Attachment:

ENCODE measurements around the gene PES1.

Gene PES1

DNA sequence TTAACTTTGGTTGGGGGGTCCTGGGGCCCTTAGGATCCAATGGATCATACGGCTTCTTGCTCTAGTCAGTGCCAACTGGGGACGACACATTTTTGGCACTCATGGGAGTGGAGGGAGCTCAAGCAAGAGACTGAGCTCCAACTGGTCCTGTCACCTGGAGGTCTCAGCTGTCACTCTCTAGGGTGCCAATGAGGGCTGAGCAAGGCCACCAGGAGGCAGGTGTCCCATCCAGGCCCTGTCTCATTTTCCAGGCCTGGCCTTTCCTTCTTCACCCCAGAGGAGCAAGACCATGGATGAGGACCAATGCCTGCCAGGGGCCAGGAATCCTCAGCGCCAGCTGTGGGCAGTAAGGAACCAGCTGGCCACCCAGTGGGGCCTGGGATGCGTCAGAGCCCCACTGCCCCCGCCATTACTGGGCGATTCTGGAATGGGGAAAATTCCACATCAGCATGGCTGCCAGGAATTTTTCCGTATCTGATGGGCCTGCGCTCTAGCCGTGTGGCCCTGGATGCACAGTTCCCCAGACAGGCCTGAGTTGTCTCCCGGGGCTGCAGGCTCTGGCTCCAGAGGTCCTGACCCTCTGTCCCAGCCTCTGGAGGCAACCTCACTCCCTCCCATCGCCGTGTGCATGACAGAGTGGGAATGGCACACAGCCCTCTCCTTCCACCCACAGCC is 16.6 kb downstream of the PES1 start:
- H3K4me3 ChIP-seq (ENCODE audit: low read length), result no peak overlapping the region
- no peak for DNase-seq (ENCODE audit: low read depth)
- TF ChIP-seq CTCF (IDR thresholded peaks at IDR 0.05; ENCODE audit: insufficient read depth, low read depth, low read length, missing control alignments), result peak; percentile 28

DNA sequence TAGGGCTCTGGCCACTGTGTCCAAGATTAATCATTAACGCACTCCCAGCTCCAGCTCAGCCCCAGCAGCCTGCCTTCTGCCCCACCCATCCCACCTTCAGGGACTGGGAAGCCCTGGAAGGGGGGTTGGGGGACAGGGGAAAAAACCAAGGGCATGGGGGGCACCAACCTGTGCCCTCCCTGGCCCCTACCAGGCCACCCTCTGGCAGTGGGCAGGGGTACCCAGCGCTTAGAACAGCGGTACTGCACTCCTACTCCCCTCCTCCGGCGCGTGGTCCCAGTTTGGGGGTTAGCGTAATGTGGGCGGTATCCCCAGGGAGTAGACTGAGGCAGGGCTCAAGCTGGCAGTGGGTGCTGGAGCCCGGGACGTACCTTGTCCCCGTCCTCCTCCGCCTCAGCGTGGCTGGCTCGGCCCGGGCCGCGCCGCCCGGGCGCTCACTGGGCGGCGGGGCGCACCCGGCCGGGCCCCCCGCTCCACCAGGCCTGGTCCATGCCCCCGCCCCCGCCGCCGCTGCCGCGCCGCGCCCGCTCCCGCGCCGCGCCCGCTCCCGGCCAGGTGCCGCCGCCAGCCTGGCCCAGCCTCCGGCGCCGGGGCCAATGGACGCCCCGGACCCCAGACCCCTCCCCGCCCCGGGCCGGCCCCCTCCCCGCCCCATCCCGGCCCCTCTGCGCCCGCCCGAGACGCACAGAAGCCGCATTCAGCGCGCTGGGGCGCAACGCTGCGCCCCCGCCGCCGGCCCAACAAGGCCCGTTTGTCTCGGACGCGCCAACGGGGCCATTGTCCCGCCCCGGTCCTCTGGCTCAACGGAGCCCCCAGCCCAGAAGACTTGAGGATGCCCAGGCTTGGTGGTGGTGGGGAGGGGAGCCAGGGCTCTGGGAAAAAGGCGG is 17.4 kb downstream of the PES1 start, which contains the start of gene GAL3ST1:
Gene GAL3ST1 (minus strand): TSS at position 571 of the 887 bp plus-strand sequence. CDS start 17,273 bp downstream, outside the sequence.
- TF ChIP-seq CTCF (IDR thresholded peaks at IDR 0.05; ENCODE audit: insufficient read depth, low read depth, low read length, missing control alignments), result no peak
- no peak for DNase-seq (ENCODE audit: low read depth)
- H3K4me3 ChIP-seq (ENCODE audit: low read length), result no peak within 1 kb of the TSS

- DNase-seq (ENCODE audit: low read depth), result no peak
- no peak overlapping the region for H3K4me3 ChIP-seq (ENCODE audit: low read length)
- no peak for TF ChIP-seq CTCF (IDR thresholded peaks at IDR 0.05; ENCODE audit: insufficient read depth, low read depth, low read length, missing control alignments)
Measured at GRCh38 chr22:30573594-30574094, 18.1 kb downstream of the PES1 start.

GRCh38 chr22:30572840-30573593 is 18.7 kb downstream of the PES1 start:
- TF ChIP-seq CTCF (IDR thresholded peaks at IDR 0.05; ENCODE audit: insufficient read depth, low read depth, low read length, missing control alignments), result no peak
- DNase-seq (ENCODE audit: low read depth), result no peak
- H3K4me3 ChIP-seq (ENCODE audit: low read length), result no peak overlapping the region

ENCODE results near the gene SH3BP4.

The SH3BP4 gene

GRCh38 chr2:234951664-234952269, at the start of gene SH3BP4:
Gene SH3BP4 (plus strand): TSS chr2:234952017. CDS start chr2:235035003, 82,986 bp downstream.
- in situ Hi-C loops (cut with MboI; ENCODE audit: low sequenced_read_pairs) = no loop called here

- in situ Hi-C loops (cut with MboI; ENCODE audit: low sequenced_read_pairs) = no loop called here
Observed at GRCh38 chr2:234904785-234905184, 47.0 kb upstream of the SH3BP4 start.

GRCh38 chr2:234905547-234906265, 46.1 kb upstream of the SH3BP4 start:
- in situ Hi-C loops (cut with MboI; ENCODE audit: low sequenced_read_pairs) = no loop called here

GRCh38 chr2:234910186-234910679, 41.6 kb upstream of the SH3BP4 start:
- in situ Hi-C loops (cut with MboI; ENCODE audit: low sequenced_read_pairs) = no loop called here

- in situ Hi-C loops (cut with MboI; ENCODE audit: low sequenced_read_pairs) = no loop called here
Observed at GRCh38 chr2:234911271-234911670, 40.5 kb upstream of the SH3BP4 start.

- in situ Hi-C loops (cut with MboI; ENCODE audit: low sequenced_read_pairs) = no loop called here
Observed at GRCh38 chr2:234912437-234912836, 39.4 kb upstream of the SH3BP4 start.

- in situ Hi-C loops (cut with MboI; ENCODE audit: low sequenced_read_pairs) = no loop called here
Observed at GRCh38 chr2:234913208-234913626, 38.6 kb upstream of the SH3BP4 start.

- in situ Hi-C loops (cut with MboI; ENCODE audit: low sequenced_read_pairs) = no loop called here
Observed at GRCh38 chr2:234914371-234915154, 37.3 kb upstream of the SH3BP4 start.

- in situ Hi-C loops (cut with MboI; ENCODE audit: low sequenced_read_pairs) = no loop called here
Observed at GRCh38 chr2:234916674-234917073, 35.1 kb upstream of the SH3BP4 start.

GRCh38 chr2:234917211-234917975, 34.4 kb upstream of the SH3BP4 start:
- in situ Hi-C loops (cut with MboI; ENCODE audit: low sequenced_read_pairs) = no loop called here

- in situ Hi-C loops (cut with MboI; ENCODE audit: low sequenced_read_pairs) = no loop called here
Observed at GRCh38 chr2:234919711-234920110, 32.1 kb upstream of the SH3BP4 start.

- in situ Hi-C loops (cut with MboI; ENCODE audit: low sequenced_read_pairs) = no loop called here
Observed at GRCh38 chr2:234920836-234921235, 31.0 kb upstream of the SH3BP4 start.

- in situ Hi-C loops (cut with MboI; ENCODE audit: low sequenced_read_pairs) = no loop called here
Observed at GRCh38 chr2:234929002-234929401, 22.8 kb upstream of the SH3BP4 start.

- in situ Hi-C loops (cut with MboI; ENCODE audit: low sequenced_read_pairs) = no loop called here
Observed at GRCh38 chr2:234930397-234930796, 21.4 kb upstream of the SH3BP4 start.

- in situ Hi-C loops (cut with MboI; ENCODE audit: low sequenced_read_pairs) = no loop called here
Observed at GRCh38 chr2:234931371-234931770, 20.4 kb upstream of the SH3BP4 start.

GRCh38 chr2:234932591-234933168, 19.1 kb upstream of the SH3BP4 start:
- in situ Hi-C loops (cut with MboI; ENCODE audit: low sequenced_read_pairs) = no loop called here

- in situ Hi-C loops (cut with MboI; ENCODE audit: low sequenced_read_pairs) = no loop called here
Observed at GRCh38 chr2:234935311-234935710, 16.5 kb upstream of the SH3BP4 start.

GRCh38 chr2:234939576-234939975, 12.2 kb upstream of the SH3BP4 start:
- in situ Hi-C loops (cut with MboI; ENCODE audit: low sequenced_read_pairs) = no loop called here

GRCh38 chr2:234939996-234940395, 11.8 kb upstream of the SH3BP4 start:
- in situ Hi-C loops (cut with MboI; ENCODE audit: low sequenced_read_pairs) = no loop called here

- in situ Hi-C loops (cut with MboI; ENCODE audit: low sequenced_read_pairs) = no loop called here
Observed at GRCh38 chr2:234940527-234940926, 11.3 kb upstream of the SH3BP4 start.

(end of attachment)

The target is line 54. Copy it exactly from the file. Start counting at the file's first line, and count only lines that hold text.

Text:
- in situ Hi-C loops (cut with MboI; ENCODE audit: low sequenced_read_pairs) = no loop called here